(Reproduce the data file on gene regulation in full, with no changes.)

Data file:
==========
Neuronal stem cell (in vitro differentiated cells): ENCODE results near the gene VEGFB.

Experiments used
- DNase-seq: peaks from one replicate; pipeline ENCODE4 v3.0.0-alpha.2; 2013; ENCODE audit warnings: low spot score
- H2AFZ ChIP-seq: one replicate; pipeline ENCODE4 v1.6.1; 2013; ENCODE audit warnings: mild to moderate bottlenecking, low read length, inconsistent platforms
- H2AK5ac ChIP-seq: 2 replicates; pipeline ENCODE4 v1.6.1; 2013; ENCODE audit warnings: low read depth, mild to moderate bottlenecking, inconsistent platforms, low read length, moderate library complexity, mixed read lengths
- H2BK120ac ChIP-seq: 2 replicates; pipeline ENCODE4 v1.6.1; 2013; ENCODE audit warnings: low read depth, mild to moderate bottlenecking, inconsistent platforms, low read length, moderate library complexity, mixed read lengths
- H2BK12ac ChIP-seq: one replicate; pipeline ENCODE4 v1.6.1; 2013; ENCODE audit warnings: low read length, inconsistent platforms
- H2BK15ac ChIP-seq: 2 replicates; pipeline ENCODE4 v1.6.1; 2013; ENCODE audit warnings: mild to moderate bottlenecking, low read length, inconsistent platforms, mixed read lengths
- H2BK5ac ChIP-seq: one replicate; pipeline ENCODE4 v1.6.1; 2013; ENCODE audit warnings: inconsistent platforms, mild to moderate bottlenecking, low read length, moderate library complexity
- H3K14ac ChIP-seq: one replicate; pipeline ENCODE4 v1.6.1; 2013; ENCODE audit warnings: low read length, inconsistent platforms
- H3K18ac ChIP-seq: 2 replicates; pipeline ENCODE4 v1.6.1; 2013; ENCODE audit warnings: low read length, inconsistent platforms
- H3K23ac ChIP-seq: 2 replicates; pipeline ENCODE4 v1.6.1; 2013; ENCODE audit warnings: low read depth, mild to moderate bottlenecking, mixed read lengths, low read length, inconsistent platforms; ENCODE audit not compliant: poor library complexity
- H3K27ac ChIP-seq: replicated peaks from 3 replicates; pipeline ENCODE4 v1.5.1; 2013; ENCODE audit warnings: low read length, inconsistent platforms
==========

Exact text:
Neuronal stem cell (in vitro differentiated cells): ENCODE results near the gene VEGFB.

Experiments used
- DNase-seq: peaks from one replicate; pipeline ENCODE4 v3.0.0-alpha.2; 2013; ENCODE audit warnings: low spot score
- H2AFZ ChIP-seq: one replicate; pipeline ENCODE4 v1.6.1; 2013; ENCODE audit warnings: mild to moderate bottlenecking, low read length, inconsistent platforms
- H2AK5ac ChIP-seq: 2 replicates; pipeline ENCODE4 v1.6.1; 2013; ENCODE audit warnings: low read depth, mild to moderate bottlenecking, inconsistent platforms, low read length, moderate library complexity, mixed read lengths
- H2BK120ac ChIP-seq: 2 replicates; pipeline ENCODE4 v1.6.1; 2013; ENCODE audit warnings: low read depth, mild to moderate bottlenecking, inconsistent platforms, low read length, moderate library complexity, mixed read lengths
- H2BK12ac ChIP-seq: one replicate; pipeline ENCODE4 v1.6.1; 2013; ENCODE audit warnings: low read length, inconsistent platforms
- H2BK15ac ChIP-seq: 2 replicates; pipeline ENCODE4 v1.6.1; 2013; ENCODE audit warnings: mild to moderate bottlenecking, low read length, inconsistent platforms, mixed read lengths
- H2BK5ac ChIP-seq: one replicate; pipeline ENCODE4 v1.6.1; 2013; ENCODE audit warnings: inconsistent platforms, mild to moderate bottlenecking, low read length, moderate library complexity
- H3K14ac ChIP-seq: one replicate; pipeline ENCODE4 v1.6.1; 2013; ENCODE audit warnings: low read length, inconsistent platforms
- H3K18ac ChIP-seq: 2 replicates; pipeline ENCODE4 v1.6.1; 2013; ENCODE audit warnings: low read length, inconsistent platforms
- H3K23ac ChIP-seq: 2 replicates; pipeline ENCODE4 v1.6.1; 2013; ENCODE audit warnings: low read depth, mild to moderate bottlenecking, mixed read lengths, low read length, inconsistent platforms; ENCODE audit not compliant: poor library complexity
- H3K27ac ChIP-seq: replicated peaks from 3 replicates; pipeline ENCODE4 v1.5.1; 2013; ENCODE audit warnings: low read length, inconsistent platforms